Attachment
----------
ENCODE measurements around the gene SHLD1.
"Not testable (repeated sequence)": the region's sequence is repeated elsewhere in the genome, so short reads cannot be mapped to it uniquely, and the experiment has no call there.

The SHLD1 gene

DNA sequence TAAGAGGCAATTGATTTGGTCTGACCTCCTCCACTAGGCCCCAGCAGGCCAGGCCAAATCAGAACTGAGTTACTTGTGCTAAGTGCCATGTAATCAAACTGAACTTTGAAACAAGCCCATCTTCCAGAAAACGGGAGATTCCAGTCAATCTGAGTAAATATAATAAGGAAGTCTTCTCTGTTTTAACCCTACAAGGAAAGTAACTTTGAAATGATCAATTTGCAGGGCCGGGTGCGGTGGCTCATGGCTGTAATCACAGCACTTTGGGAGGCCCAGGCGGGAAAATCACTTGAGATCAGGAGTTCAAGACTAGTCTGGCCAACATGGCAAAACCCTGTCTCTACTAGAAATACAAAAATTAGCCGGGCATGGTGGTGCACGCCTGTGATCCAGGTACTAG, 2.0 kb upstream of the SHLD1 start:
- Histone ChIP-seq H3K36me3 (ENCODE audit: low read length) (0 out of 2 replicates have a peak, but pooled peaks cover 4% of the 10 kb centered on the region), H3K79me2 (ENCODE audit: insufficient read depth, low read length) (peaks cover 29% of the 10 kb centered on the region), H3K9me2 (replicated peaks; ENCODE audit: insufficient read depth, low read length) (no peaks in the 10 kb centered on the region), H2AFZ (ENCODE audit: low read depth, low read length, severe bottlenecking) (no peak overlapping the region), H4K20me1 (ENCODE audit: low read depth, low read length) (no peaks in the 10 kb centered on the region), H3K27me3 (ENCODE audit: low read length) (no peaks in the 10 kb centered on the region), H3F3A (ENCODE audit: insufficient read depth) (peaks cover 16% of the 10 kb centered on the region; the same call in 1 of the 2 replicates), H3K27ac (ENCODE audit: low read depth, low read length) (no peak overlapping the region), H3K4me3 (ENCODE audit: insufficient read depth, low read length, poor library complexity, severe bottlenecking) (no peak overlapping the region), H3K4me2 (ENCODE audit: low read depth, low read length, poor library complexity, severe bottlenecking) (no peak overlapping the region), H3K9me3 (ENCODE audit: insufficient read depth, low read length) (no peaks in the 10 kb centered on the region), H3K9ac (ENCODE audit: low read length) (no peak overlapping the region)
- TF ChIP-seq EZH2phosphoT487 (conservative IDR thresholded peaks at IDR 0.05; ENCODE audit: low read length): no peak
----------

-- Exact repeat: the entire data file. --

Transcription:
ENCODE measurements around the gene SHLD1.
"Not testable (repeated sequence)": the region's sequence is repeated elsewhere in the genome, so short reads cannot be mapped to it uniquely, and the experiment has no call there.

The SHLD1 gene

DNA sequence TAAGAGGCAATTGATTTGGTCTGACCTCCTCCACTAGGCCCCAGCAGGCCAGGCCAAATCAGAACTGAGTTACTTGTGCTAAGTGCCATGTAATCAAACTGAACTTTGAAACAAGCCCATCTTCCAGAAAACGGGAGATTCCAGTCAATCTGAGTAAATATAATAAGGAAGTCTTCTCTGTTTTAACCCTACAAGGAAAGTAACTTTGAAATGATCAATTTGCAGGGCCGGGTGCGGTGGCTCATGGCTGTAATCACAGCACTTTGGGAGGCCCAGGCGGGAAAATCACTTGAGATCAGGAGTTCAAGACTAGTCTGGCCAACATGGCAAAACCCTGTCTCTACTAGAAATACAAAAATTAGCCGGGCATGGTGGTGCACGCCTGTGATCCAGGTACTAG, 2.0 kb upstream of the SHLD1 start:
- Histone ChIP-seq H3K36me3 (ENCODE audit: low read length) (0 out of 2 replicates have a peak, but pooled peaks cover 4% of the 10 kb centered on the region), H3K79me2 (ENCODE audit: insufficient read depth, low read length) (peaks cover 29% of the 10 kb centered on the region), H3K9me2 (replicated peaks; ENCODE audit: insufficient read depth, low read length) (no peaks in the 10 kb centered on the region), H2AFZ (ENCODE audit: low read depth, low read length, severe bottlenecking) (no peak overlapping the region), H4K20me1 (ENCODE audit: low read depth, low read length) (no peaks in the 10 kb centered on the region), H3K27me3 (ENCODE audit: low read length) (no peaks in the 10 kb centered on the region), H3F3A (ENCODE audit: insufficient read depth) (peaks cover 16% of the 10 kb centered on the region; the same call in 1 of the 2 replicates), H3K27ac (ENCODE audit: low read depth, low read length) (no peak overlapping the region), H3K4me3 (ENCODE audit: insufficient read depth, low read length, poor library complexity, severe bottlenecking) (no peak overlapping the region), H3K4me2 (ENCODE audit: low read depth, low read length, poor library complexity, severe bottlenecking) (no peak overlapping the region), H3K9me3 (ENCODE audit: insufficient read depth, low read length) (no peaks in the 10 kb centered on the region), H3K9ac (ENCODE audit: low read length) (no peak overlapping the region)
- TF ChIP-seq EZH2phosphoT487 (conservative IDR thresholded peaks at IDR 0.05; ENCODE audit: low read length): no peak